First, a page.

[webkit-dev] RenderArena: Teaching an old dog new tricks
rniwa at webkit.org
Wed Nov 14 16:13:28 PST 2012
On Wed, Nov 14, 2012 at 3:27 PM, Ojan Vafai <ojan at chromium.org> wrote:
> On Wed, Nov 14, 2012 at 2:48 PM, Geoffrey Garen <ggaren at apple.com> wrote:
>> Having dealt with the specific technical question of RenderArena, I'd
>> like to briefly discuss the meta-level of how the WebKit project works.
>> Sam Weinig and I both provided review feedback saying that using
>> RenderArena more was a bad idea (
>> https://bugs.webkit.org/show_bug.cgi?id=101087#c18). Nonetheless, you
>> r+ed a patch to move in that direction, and you describe it here as the
>> "current plan" for WebKit.
>> I'm a little disappointed that, as individual contributors, Chris Neklar
>> and Chris Evans didn't realize or understand the problems listed above, and
>> didn't tackle them. However, the mistake is understandable: Chris and Chris
>> are new to WebKit. The WebKit project has a mechanism for resolving
>> mistakes like this: patch review.
>> Your job as a reviewer is to understand the zeitgeist of the project, to
>> use good judgement, and to r- patches that make mistakes like this. A bad
>> patch is only a small nuisance. But the small nuisance turns into a major
>> problem when you, as a reviewer, take a bad patch, mark it r+, and declare
>> it the current direction of the project, despite the objections of two
>> other reviewers who are senior members of the project.
> As someone outside all these discussions, this seems like a completely
> unfair characterization of what happened. Sam voiced an objection, then
> there was a bunch of discussion in which Chris made an argument that Eric
> found compelling. Many days passed, then Eric r+'ed. Unless there was other
> discussion not on the bug that I missed, your objection came after Eric's
> r+. I don't see the process problem here.
I agree that Eric’s r+ seems reasonable after reading the comments on the
bug. I think the miscommunication comes from how people interpreted Sam’s
objection on the bug:
> I would rather not generalize this. Our long term plan is to stop using
> the RenderArena, so changes to use it in more places is probably not a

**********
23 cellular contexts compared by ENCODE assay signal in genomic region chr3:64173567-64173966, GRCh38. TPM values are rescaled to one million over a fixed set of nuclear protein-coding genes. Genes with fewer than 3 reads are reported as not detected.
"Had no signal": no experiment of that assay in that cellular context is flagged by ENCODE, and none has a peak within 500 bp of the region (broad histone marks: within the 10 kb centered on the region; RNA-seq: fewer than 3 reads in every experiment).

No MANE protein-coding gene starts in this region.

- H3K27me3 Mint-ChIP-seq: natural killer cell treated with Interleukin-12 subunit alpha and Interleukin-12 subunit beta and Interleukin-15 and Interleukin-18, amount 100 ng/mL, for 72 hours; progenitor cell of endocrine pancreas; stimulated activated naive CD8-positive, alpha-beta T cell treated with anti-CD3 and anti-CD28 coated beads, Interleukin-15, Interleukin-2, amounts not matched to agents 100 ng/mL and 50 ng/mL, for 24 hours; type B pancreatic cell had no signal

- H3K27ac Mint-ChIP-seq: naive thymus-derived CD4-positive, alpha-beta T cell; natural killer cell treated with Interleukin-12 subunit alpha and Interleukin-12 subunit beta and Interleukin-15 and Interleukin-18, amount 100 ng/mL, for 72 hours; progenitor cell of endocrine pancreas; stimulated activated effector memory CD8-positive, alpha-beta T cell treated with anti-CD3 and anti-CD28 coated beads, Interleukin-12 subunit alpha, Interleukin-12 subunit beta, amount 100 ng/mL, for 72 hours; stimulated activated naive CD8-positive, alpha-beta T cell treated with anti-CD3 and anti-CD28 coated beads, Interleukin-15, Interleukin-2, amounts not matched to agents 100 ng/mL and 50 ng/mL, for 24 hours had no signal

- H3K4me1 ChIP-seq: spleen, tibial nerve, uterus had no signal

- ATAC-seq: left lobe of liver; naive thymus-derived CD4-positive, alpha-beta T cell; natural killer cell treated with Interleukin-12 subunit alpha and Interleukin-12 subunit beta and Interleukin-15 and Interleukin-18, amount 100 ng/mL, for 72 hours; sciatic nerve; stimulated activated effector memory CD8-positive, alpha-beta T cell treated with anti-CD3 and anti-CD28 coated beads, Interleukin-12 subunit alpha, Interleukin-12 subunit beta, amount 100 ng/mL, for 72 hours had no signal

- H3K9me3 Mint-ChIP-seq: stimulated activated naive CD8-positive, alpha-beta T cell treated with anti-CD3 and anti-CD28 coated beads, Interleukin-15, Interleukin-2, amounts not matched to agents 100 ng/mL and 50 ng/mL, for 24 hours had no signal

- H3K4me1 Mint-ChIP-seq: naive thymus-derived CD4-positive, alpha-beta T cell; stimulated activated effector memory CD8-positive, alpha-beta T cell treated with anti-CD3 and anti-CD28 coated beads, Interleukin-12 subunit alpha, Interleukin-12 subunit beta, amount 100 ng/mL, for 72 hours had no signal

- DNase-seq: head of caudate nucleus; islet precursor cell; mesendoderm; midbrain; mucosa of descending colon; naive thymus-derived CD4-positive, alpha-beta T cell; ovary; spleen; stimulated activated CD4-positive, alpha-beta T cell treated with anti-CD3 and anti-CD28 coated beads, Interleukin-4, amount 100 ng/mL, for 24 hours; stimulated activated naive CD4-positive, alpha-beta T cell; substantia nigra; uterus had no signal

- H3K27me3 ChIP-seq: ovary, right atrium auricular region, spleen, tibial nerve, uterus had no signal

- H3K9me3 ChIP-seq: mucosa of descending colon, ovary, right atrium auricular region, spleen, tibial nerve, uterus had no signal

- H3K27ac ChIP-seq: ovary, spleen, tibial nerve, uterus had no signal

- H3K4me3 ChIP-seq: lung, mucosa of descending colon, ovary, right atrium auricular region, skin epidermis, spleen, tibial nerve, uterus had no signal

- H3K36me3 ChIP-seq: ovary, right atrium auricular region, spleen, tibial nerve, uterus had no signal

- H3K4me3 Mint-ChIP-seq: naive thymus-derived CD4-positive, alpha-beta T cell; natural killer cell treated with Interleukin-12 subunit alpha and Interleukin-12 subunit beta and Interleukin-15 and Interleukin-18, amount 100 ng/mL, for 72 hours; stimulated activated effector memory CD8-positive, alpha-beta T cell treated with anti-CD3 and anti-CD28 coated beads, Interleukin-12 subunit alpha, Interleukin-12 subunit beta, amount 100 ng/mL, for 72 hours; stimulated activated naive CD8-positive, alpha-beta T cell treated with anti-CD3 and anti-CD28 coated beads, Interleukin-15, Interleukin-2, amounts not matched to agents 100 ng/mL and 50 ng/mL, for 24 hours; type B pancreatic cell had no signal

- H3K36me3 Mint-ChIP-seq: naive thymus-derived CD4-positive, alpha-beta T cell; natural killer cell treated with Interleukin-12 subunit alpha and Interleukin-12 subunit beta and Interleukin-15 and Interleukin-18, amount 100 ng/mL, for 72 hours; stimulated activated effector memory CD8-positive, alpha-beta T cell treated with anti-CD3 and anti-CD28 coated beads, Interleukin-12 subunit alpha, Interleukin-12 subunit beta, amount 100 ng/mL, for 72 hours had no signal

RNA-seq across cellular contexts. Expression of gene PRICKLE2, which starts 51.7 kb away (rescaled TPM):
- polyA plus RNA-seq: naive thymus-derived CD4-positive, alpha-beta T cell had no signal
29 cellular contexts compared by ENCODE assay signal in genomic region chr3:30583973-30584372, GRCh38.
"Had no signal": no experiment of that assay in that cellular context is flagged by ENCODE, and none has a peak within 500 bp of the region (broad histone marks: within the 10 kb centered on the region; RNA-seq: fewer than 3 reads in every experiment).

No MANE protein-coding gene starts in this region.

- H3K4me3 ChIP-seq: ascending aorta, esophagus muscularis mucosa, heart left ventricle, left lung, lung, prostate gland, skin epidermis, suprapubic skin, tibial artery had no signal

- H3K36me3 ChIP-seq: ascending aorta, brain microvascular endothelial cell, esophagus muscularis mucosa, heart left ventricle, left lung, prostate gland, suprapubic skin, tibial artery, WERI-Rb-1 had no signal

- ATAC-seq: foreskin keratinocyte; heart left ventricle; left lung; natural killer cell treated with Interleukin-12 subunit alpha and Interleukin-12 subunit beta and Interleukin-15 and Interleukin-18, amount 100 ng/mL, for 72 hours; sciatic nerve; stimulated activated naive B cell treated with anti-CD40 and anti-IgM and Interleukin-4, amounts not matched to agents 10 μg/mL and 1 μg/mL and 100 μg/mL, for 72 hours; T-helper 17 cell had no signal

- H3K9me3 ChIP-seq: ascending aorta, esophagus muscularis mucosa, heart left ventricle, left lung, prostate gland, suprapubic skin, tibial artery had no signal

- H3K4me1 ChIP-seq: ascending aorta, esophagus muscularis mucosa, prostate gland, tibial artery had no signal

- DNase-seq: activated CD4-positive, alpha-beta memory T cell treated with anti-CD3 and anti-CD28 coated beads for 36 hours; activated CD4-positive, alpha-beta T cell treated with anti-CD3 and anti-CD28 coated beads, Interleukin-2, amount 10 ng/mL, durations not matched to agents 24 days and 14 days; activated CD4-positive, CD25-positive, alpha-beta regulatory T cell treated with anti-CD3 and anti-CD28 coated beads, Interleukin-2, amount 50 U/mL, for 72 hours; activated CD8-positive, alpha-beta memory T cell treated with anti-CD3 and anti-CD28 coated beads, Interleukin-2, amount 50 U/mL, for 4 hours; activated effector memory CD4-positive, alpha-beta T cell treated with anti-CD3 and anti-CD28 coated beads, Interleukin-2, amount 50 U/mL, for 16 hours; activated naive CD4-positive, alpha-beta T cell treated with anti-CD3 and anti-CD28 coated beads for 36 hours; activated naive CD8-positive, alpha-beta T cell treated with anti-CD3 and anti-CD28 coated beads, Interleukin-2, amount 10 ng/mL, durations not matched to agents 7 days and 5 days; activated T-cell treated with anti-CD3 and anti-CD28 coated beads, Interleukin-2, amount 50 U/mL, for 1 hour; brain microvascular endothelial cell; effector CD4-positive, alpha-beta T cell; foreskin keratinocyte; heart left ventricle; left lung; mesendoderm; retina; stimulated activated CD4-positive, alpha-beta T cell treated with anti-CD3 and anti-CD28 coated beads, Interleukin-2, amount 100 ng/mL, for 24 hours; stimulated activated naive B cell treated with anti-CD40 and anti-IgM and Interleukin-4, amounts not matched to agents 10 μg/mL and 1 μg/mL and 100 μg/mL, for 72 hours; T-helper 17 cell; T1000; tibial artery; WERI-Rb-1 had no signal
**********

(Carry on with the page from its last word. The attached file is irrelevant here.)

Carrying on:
> great idea.
> If you have specific other uses where this type of allocator would be
> useful that would be interesting, but we should have those use cases
> established before moving forward.
One might consider this comment as simply asking to define the use case, in
which case Eric’s following comment adequately addressed the concern:
> cevans would like to use it for allocating DOM Nodes. He has a prototype
> patch. I agree we should probably wait to see how that bears fruit before
Others might take it as objecting to the change until we can establish that
the use case behind the change is overall benefit to the project, in which
case, nobody has provided enough information anywhere thus far.
Now, it is my understanding that many members of the WebKit community
strongly felt the need to get rid of RenderArena eventually for some time.
Thus I was surprised when I learned that Chris (and possibly other members
of the community) wants to keep RenderArena. I would have preferred that
the change of this nature to be discussed on webkit-dev before the patch is
posted. e.g. Geoff was able to give us quite a few reasons we might not
want to proceed with the proposed generalization of RenderArena.
With respect to the specific patch being posted to the bug, while I agree
that the patch doesn’t deploy RenderArena in more places, the fact
RenderArena implementation isn’t specific to render objects doesn’t
necessarily mean we need to move it to WTF. If a class is only used in some
component of WebKit and we don’t intend to use it elsewhere, then it’s not
necessarily a bad idea to confine the visibility of the class in that
component so as not to pollute the WTF namespace.
Also, was there a reason why this change had to be made on trunk before
gathering more data? It seems like Chris already generalized RenderArena
locally and got some pref. data. Why can't we proceed with gathering more
data to reach a consensus as the community before landing patches given
that many of members of the community feel strongly that we should get rid
The way I see it, adding a build flag for this sort of things should be our
last report when we can’t reach a consensus. Adding a new build flag always
incurs a maintenance cost and forces us to "know more". Adding a build flag
to change memory allocations is particularly because that will
fundamentally change the nature of WebKit’s performance and security model.
e.g. how do we decide whether to take a performance optimization when the
optimization favors one memory management model over the other?
- R. Niwa
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